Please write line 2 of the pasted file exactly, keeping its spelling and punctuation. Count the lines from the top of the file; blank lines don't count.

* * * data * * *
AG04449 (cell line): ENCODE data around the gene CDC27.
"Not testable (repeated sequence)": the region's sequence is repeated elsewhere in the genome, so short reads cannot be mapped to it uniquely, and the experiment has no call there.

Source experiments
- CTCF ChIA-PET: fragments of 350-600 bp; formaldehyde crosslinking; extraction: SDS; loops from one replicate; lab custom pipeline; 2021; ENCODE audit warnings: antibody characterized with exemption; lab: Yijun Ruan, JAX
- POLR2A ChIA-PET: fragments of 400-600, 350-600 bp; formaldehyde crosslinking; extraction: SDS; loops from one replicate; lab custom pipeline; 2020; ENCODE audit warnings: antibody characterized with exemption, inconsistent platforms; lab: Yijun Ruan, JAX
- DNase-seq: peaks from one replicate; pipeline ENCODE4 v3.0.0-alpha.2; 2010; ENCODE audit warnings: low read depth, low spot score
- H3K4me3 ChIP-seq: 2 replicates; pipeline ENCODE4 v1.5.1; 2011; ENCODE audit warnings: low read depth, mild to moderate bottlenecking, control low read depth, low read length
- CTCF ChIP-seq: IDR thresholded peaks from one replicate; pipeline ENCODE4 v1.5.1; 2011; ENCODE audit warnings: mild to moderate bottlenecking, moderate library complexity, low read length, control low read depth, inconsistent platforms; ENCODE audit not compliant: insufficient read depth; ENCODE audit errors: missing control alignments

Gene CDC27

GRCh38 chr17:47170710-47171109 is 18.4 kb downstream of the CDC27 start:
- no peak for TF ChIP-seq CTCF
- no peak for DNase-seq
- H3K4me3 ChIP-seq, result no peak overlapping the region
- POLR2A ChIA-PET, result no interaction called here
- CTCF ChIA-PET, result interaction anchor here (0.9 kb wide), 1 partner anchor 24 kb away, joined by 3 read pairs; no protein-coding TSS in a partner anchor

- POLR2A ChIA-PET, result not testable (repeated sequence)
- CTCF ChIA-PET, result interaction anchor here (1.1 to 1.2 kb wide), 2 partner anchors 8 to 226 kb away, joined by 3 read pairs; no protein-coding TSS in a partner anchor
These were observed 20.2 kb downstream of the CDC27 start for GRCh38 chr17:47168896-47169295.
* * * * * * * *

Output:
"Not testable (repeated sequence)": the region's sequence is repeated elsewhere in the genome, so short reads cannot be mapped to it uniquely, and the experiment has no call there.